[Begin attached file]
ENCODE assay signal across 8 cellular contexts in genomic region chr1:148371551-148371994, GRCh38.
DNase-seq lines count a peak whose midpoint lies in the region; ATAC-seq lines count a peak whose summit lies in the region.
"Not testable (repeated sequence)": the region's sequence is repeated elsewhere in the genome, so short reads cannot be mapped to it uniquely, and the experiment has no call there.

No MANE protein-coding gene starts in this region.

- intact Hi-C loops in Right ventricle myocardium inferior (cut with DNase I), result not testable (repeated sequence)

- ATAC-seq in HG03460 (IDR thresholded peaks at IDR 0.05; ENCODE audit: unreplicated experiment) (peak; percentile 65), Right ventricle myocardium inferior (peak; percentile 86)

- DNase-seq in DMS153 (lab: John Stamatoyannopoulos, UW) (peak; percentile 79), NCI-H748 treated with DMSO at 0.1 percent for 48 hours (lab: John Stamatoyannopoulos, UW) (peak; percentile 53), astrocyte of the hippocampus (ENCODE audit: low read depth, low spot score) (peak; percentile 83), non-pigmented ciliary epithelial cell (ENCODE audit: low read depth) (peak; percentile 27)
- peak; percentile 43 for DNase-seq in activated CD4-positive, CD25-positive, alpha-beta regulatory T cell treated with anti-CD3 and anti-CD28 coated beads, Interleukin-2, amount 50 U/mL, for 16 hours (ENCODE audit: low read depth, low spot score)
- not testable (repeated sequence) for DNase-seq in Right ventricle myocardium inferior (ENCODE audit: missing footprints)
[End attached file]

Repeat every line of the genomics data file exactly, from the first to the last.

ENCODE assay signal across 8 cellular contexts in genomic region chr1:148371551-148371994, GRCh38.
DNase-seq lines count a peak whose midpoint lies in the region; ATAC-seq lines count a peak whose summit lies in the region.
"Not testable (repeated sequence)": the region's sequence is repeated elsewhere in the genome, so short reads cannot be mapped to it uniquely, and the experiment has no call there.

No MANE protein-coding gene starts in this region.

- intact Hi-C loops in Right ventricle myocardium inferior (cut with DNase I), result not testable (repeated sequence)

- ATAC-seq in HG03460 (IDR thresholded peaks at IDR 0.05; ENCODE audit: unreplicated experiment) (peak; percentile 65), Right ventricle myocardium inferior (peak; percentile 86)

- DNase-seq in DMS153 (lab: John Stamatoyannopoulos, UW) (peak; percentile 79), NCI-H748 treated with DMSO at 0.1 percent for 48 hours (lab: John Stamatoyannopoulos, UW) (peak; percentile 53), astrocyte of the hippocampus (ENCODE audit: low read depth, low spot score) (peak; percentile 83), non-pigmented ciliary epithelial cell (ENCODE audit: low read depth) (peak; percentile 27)
- peak; percentile 43 for DNase-seq in activated CD4-positive, CD25-positive, alpha-beta regulatory T cell treated with anti-CD3 and anti-CD28 coated beads, Interleukin-2, amount 50 U/mL, for 16 hours (ENCODE audit: low read depth, low spot score)
- not testable (repeated sequence) for DNase-seq in Right ventricle myocardium inferior (ENCODE audit: missing footprints)